President Vladimir Putin said he intends to sign into a law a bill banning U.S. adoptions of Russian children, even as he plans to scrutinize the final draft of the legislation after it was approved by parliament.
Speaking at a government meeting in Moscow today, Putin said he will “weigh everything” in the bill before making a final decision, though he “intends” to sign it into law. The Russian leader also said he’ll sign a presidential decree to allocate additional resources for Russian orphans, especially those battling health problems.
Lawmakers in the upper house of parliament, the Federation Council, voted 143 to zero yesterday in favor of the measure, which was passed by the lower chamber last week. Putin has two weeks to decide whether to endorse it, his spokesman, Dmitry Peskov, was cited as saying by Interfax.
The adoption ban was crafted in retaliation for a bill approved by U.S. lawmakers this month imposing visa restrictions and an asset freeze on Russian officials allegedly linked to the death of lawyer Sergei Magnitsky and other human-rights abuses.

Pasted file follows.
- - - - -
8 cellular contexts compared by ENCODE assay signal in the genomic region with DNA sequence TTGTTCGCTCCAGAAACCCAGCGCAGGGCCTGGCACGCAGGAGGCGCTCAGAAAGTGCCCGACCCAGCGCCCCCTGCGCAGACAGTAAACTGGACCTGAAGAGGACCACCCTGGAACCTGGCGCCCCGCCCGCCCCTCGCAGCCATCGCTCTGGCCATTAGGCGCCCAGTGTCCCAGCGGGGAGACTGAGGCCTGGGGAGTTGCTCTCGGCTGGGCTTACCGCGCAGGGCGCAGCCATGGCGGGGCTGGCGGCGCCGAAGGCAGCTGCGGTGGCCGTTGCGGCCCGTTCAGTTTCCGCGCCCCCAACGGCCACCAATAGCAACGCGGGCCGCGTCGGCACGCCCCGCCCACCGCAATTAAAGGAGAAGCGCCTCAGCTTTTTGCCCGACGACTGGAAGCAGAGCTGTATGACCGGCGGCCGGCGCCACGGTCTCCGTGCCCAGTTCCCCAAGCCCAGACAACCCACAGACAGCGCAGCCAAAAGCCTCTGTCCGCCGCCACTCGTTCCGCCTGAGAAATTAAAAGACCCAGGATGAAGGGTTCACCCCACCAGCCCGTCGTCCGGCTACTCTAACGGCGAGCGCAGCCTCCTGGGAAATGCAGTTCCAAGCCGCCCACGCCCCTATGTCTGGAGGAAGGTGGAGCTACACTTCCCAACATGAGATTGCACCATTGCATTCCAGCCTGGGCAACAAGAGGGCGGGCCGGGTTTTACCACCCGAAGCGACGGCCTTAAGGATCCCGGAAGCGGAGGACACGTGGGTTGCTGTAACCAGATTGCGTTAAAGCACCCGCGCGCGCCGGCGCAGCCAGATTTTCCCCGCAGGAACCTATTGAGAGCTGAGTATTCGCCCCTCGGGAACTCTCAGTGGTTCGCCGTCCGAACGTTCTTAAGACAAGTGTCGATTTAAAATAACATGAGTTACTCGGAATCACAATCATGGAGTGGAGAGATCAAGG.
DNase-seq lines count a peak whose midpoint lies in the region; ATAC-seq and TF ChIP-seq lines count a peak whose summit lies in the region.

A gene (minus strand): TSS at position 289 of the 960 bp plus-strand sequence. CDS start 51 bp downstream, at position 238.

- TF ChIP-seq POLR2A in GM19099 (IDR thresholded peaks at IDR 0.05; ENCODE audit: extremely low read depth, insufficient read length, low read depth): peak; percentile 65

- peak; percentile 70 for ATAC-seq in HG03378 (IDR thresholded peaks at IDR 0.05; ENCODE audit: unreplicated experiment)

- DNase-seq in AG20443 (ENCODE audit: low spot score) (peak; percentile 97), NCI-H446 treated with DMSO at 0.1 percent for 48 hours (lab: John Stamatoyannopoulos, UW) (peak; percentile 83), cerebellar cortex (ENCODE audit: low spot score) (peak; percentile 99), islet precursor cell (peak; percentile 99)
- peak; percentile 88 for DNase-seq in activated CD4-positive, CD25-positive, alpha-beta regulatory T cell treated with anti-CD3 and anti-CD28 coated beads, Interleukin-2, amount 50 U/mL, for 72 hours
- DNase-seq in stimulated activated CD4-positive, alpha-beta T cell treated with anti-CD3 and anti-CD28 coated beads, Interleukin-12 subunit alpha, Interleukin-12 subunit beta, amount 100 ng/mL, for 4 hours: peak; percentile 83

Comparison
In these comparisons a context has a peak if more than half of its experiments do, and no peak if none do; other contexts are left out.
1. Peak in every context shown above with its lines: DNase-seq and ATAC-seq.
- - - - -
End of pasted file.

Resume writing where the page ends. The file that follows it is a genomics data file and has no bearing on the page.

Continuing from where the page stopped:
The U.S. has “deep concerns” about the measure, State Department spokesman Patrick Ventrell said today in an e-mailed statement.
“Since 1992, American families have welcomed more than 60,000 Russian children into their homes, and it is misguided to link the fate of children to unrelated political considerations,” he said. “The welfare of children is simply too important to tie to the political aspects of our relationship.”
Putin today blamed U.S. authorities for denying access to adopted children for Russian representatives, acting in a “provocatively arrogant” manner and making decisions seen as “legally unfounded” by Russia.
Putin applauded the adoption ban at his annual press conference last week, noting that it couldn’t take effect immediately because a treaty between Russia and the U.S. regulating the process requires a year’s notice to withdraw.
Russia may completely abandon the practice of foreign adoptions after the government approves federal programs to support orphans, Interfax reported today, citing Pavel Astakhov, Russia’s ombudsman for children’s rights.
In Washington, Ventrell said the U.S. is also “deeply troubled” by elements of the bill “that would restrict the ability of Russian civil society organizations to work with American partners.”
“The decades of cooperation between Russian and American NGOs have been beneficial to both our countries and our citizens,” he said in the statement. “We have also been clear that our interaction with Russian civil society has always been non-partisan and transparent.”
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